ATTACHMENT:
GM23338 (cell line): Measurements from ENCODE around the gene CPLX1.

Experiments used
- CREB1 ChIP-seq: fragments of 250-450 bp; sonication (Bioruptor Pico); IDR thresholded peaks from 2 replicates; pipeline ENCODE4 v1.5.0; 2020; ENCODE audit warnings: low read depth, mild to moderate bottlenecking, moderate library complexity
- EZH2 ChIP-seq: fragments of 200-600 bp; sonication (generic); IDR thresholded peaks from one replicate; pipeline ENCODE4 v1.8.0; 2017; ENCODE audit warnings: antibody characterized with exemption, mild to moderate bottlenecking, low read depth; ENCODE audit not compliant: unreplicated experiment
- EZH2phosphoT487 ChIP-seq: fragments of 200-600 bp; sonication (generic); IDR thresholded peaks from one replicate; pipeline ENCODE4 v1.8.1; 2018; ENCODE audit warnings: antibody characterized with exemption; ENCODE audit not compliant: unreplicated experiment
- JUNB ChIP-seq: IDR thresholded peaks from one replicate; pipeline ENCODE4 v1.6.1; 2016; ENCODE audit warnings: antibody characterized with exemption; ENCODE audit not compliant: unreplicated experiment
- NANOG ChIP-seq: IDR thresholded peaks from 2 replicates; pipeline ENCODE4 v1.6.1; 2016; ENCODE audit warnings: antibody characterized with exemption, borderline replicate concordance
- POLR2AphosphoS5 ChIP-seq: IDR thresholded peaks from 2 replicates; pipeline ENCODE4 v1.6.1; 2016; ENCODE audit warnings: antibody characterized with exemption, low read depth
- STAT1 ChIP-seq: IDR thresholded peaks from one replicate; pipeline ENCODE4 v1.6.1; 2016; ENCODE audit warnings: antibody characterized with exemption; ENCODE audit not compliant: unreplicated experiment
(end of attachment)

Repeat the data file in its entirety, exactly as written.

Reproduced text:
GM23338 (cell line): Measurements from ENCODE around the gene CPLX1.

Experiments used
- CREB1 ChIP-seq: fragments of 250-450 bp; sonication (Bioruptor Pico); IDR thresholded peaks from 2 replicates; pipeline ENCODE4 v1.5.0; 2020; ENCODE audit warnings: low read depth, mild to moderate bottlenecking, moderate library complexity
- EZH2 ChIP-seq: fragments of 200-600 bp; sonication (generic); IDR thresholded peaks from one replicate; pipeline ENCODE4 v1.8.0; 2017; ENCODE audit warnings: antibody characterized with exemption, mild to moderate bottlenecking, low read depth; ENCODE audit not compliant: unreplicated experiment
- EZH2phosphoT487 ChIP-seq: fragments of 200-600 bp; sonication (generic); IDR thresholded peaks from one replicate; pipeline ENCODE4 v1.8.1; 2018; ENCODE audit warnings: antibody characterized with exemption; ENCODE audit not compliant: unreplicated experiment
- JUNB ChIP-seq: IDR thresholded peaks from one replicate; pipeline ENCODE4 v1.6.1; 2016; ENCODE audit warnings: antibody characterized with exemption; ENCODE audit not compliant: unreplicated experiment
- NANOG ChIP-seq: IDR thresholded peaks from 2 replicates; pipeline ENCODE4 v1.6.1; 2016; ENCODE audit warnings: antibody characterized with exemption, borderline replicate concordance
- POLR2AphosphoS5 ChIP-seq: IDR thresholded peaks from 2 replicates; pipeline ENCODE4 v1.6.1; 2016; ENCODE audit warnings: antibody characterized with exemption, low read depth
- STAT1 ChIP-seq: IDR thresholded peaks from one replicate; pipeline ENCODE4 v1.6.1; 2016; ENCODE audit warnings: antibody characterized with exemption; ENCODE audit not compliant: unreplicated experiment